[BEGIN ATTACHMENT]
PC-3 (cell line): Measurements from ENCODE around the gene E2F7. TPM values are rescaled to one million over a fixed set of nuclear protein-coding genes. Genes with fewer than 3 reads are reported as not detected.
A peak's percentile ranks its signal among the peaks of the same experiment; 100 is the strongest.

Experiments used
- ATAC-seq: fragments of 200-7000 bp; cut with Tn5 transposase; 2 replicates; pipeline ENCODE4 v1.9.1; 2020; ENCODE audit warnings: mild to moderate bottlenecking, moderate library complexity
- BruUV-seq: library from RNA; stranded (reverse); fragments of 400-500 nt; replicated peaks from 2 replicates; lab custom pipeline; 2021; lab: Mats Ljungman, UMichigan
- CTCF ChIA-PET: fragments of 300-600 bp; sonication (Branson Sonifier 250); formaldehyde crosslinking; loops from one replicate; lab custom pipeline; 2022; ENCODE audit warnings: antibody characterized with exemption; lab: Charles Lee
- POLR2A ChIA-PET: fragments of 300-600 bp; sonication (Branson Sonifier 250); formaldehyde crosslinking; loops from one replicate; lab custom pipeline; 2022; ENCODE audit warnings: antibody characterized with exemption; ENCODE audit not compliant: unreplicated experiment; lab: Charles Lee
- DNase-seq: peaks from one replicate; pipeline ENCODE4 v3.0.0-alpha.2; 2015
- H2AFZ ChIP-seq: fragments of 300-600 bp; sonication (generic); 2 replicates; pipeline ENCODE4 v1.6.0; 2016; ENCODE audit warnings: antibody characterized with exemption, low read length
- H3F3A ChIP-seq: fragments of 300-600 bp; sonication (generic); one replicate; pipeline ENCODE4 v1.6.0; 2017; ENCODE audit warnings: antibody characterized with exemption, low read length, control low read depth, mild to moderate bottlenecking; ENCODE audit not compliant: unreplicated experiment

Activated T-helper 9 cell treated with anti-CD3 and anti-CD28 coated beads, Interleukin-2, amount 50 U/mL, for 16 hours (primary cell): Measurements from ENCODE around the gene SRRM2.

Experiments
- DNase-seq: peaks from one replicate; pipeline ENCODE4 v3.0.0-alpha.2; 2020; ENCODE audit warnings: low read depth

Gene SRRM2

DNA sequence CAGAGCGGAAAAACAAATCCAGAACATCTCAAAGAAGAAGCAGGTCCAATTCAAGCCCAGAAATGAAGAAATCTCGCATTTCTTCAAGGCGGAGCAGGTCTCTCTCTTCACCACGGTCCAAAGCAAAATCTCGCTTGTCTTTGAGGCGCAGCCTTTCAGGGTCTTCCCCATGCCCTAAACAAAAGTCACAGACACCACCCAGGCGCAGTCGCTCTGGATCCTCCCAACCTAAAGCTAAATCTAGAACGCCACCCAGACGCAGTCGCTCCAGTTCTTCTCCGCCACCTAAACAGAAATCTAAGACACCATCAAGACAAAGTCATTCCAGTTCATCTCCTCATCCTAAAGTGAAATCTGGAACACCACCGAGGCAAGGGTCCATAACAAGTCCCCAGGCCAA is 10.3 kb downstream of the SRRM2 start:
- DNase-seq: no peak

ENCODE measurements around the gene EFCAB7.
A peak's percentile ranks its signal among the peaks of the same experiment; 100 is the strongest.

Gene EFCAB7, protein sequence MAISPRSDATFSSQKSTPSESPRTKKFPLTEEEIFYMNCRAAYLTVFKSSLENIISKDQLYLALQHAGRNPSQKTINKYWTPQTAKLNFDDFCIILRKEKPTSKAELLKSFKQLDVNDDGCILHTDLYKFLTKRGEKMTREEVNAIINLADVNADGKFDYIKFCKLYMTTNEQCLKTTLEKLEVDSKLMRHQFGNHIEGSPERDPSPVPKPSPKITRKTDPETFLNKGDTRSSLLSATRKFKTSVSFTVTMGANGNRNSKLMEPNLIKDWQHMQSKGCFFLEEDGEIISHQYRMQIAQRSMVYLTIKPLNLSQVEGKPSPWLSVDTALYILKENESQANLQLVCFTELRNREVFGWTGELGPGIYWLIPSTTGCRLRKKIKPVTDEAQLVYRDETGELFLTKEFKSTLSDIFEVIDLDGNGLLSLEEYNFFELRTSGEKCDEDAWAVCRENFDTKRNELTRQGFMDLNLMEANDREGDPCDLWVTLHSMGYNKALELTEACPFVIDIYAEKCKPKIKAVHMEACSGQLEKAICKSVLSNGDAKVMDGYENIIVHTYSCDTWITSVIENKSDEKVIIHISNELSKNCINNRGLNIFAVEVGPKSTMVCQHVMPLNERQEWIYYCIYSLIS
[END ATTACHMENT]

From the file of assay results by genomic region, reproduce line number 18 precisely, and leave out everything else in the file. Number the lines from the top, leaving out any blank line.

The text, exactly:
A peak's percentile ranks its signal among the peaks of the same experiment; 100 is the strongest.